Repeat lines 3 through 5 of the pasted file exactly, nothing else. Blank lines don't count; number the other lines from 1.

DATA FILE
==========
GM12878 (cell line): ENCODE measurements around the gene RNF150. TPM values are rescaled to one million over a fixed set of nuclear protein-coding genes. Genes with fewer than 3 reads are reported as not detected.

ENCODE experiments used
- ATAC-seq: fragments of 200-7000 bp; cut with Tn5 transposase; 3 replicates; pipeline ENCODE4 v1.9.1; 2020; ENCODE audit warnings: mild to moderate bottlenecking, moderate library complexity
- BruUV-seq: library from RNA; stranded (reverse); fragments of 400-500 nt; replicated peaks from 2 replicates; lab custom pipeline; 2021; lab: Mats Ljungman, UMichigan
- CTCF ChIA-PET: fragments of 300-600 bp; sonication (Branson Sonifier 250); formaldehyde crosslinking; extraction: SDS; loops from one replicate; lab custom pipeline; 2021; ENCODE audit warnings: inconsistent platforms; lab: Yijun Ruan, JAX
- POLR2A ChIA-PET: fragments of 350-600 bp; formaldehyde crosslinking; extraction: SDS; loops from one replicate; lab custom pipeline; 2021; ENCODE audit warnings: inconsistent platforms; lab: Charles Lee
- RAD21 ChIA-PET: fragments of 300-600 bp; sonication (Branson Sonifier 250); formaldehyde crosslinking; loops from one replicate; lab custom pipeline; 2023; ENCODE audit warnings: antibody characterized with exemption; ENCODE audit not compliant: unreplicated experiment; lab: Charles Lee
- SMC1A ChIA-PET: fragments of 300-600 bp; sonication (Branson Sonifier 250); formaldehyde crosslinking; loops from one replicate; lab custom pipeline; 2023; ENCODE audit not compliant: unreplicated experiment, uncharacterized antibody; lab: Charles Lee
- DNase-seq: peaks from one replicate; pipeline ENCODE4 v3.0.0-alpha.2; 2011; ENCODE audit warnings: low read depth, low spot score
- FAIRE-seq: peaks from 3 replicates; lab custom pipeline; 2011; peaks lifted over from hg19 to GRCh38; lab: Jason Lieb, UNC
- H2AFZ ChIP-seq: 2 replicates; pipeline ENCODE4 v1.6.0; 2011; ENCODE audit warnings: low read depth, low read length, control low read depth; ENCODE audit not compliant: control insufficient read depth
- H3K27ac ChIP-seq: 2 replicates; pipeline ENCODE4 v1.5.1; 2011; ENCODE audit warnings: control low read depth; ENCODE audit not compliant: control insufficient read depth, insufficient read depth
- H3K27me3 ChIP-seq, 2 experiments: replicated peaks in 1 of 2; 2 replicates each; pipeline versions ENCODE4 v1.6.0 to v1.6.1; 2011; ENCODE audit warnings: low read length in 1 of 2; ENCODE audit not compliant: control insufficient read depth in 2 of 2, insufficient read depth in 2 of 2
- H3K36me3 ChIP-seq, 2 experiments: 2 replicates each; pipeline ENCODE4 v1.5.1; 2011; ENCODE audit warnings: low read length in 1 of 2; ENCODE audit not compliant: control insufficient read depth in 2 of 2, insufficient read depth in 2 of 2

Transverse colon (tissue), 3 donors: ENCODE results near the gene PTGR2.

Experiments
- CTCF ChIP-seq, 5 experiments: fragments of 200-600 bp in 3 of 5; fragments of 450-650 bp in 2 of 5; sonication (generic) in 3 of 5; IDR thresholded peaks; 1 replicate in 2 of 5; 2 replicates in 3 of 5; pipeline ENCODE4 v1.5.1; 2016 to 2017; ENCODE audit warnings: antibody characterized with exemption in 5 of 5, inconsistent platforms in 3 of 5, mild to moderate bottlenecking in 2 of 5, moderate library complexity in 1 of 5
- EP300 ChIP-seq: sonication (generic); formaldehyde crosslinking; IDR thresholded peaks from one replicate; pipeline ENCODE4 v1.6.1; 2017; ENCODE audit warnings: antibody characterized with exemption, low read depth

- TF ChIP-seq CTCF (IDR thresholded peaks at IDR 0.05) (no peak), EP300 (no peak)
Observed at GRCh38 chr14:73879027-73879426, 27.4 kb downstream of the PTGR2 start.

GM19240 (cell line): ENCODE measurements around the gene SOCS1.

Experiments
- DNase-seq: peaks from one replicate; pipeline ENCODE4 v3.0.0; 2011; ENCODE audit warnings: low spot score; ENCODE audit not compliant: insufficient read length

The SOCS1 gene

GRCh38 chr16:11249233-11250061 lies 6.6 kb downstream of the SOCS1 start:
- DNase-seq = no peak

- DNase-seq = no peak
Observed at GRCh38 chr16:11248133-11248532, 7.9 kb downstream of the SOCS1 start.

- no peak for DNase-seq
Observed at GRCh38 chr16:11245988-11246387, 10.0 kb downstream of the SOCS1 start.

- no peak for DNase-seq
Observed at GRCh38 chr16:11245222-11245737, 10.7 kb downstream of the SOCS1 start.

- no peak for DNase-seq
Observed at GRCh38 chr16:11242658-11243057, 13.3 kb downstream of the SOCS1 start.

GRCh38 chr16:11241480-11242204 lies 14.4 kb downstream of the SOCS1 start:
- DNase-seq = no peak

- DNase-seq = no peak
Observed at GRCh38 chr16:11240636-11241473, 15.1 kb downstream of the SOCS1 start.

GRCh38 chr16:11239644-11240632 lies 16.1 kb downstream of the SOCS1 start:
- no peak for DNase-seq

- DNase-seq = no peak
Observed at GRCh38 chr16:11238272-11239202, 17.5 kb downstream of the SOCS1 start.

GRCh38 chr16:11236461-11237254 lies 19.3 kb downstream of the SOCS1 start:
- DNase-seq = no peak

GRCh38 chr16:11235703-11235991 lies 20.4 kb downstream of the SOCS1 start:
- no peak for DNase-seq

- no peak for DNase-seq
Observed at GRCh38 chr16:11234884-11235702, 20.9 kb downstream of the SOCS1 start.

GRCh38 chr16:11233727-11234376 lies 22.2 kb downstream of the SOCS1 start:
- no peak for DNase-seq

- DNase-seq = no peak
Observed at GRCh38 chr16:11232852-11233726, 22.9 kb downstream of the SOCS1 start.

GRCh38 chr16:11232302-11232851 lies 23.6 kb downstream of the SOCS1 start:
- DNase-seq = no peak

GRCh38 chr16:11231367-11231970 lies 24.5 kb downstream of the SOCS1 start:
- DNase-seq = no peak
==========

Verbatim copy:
- ATAC-seq: fragments of 200-7000 bp; cut with Tn5 transposase; 3 replicates; pipeline ENCODE4 v1.9.1; 2020; ENCODE audit warnings: mild to moderate bottlenecking, moderate library complexity
- BruUV-seq: library from RNA; stranded (reverse); fragments of 400-500 nt; replicated peaks from 2 replicates; lab custom pipeline; 2021; lab: Mats Ljungman, UMichigan
- CTCF ChIA-PET: fragments of 300-600 bp; sonication (Branson Sonifier 250); formaldehyde crosslinking; extraction: SDS; loops from one replicate; lab custom pipeline; 2021; ENCODE audit warnings: inconsistent platforms; lab: Yijun Ruan, JAX